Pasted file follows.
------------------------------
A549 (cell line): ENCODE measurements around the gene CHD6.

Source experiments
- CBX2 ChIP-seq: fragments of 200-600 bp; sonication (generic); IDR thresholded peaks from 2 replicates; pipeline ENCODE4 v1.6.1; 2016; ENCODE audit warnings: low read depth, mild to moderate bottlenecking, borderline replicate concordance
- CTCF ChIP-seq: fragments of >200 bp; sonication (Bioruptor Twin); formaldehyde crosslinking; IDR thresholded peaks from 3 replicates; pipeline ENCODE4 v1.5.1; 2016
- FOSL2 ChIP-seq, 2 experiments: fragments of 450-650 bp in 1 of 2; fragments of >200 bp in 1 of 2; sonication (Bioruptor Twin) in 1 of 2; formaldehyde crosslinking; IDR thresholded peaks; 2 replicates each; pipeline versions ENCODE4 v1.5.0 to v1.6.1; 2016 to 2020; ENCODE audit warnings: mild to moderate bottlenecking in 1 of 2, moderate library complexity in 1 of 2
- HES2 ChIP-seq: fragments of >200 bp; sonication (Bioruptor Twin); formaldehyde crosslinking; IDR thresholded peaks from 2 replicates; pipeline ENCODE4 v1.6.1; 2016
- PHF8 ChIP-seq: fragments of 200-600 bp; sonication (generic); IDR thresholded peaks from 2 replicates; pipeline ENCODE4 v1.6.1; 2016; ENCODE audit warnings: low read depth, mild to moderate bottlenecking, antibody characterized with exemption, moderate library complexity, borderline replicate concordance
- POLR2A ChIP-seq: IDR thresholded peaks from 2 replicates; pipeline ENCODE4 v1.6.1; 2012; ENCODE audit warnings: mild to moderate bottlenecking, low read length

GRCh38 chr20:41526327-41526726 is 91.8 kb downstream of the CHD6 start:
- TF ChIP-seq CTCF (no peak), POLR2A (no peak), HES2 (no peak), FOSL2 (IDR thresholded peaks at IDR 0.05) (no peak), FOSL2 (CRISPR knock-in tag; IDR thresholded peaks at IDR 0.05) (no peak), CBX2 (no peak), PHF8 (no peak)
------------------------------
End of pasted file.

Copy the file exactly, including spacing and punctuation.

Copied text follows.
A549 (cell line): ENCODE measurements around the gene CHD6.

Source experiments
- CBX2 ChIP-seq: fragments of 200-600 bp; sonication (generic); IDR thresholded peaks from 2 replicates; pipeline ENCODE4 v1.6.1; 2016; ENCODE audit warnings: low read depth, mild to moderate bottlenecking, borderline replicate concordance
- CTCF ChIP-seq: fragments of >200 bp; sonication (Bioruptor Twin); formaldehyde crosslinking; IDR thresholded peaks from 3 replicates; pipeline ENCODE4 v1.5.1; 2016
- FOSL2 ChIP-seq, 2 experiments: fragments of 450-650 bp in 1 of 2; fragments of >200 bp in 1 of 2; sonication (Bioruptor Twin) in 1 of 2; formaldehyde crosslinking; IDR thresholded peaks; 2 replicates each; pipeline versions ENCODE4 v1.5.0 to v1.6.1; 2016 to 2020; ENCODE audit warnings: mild to moderate bottlenecking in 1 of 2, moderate library complexity in 1 of 2
- HES2 ChIP-seq: fragments of >200 bp; sonication (Bioruptor Twin); formaldehyde crosslinking; IDR thresholded peaks from 2 replicates; pipeline ENCODE4 v1.6.1; 2016
- PHF8 ChIP-seq: fragments of 200-600 bp; sonication (generic); IDR thresholded peaks from 2 replicates; pipeline ENCODE4 v1.6.1; 2016; ENCODE audit warnings: low read depth, mild to moderate bottlenecking, antibody characterized with exemption, moderate library complexity, borderline replicate concordance
- POLR2A ChIP-seq: IDR thresholded peaks from 2 replicates; pipeline ENCODE4 v1.6.1; 2012; ENCODE audit warnings: mild to moderate bottlenecking, low read length

GRCh38 chr20:41526327-41526726 is 91.8 kb downstream of the CHD6 start:
- TF ChIP-seq CTCF (no peak), POLR2A (no peak), HES2 (no peak), FOSL2 (IDR thresholded peaks at IDR 0.05) (no peak), FOSL2 (CRISPR knock-in tag; IDR thresholded peaks at IDR 0.05) (no peak), CBX2 (no peak), PHF8 (no peak)